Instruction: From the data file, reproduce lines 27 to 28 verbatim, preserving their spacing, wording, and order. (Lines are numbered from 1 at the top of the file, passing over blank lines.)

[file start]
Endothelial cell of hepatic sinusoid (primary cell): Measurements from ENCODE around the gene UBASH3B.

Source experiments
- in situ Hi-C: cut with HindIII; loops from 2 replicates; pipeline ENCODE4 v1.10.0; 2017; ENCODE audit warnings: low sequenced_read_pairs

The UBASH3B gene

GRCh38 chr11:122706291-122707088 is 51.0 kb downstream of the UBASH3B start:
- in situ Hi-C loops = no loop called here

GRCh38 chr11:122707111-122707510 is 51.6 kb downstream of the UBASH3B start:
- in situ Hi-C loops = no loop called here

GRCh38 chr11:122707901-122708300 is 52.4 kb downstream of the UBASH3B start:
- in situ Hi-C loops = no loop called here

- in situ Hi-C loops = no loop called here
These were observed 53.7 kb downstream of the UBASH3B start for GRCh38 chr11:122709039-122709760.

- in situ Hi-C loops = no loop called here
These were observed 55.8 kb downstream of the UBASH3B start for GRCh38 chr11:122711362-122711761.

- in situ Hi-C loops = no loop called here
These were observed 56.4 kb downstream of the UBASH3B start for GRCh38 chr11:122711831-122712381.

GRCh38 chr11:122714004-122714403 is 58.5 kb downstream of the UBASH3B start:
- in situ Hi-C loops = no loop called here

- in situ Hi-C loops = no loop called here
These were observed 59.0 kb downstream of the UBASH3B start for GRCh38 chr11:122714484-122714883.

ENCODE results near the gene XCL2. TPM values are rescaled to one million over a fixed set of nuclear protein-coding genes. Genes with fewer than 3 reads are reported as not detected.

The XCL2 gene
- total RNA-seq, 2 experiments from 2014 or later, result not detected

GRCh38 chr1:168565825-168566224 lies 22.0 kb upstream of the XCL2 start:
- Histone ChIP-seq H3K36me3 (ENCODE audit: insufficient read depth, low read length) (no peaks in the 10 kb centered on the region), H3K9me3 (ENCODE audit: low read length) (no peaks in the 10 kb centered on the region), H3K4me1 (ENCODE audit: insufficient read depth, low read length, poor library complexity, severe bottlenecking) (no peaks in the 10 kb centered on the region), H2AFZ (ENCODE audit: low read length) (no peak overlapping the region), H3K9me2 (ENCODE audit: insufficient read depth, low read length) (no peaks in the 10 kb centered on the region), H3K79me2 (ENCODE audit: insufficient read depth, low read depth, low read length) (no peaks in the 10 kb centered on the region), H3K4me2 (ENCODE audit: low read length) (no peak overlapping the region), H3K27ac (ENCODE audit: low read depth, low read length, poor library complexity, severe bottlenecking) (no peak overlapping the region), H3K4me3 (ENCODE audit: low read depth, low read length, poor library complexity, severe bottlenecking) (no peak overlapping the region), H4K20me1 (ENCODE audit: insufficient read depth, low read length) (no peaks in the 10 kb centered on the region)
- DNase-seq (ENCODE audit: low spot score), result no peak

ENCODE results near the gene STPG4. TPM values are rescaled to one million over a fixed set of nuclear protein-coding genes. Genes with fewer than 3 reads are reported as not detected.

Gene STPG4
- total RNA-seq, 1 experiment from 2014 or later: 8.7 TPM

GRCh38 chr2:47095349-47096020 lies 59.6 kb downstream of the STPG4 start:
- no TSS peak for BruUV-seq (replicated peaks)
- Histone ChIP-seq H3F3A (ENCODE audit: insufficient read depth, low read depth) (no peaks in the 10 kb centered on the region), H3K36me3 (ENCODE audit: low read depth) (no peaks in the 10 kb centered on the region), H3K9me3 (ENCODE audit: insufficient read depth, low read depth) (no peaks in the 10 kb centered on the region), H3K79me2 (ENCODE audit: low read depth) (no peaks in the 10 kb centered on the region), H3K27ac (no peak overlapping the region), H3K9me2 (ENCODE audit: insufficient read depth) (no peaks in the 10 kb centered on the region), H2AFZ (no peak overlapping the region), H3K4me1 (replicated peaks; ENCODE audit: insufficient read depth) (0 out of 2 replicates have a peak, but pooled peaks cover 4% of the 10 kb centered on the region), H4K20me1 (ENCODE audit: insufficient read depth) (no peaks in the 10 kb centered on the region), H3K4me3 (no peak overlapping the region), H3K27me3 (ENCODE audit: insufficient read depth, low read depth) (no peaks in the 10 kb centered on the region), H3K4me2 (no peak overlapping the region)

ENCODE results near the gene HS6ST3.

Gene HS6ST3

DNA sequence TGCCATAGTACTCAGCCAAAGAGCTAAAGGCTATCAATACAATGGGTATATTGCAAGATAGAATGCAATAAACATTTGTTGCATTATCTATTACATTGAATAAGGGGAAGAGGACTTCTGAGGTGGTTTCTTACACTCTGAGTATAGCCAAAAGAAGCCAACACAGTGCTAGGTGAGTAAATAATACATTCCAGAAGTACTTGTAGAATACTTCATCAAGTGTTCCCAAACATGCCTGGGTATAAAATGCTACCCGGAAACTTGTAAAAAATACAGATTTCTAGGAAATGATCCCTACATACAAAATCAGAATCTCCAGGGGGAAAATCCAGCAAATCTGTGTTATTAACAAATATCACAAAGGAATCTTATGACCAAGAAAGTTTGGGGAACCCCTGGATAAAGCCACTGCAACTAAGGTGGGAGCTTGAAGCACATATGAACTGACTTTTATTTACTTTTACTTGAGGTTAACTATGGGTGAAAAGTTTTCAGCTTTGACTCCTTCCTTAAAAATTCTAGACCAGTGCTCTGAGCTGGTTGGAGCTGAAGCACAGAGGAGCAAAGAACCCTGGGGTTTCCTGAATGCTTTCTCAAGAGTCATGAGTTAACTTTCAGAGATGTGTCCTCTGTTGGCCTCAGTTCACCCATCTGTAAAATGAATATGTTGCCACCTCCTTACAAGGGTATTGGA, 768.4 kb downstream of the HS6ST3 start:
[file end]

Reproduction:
ENCODE results near the gene STPG4. TPM values are rescaled to one million over a fixed set of nuclear protein-coding genes. Genes with fewer than 3 reads are reported as not detected.

Gene STPG4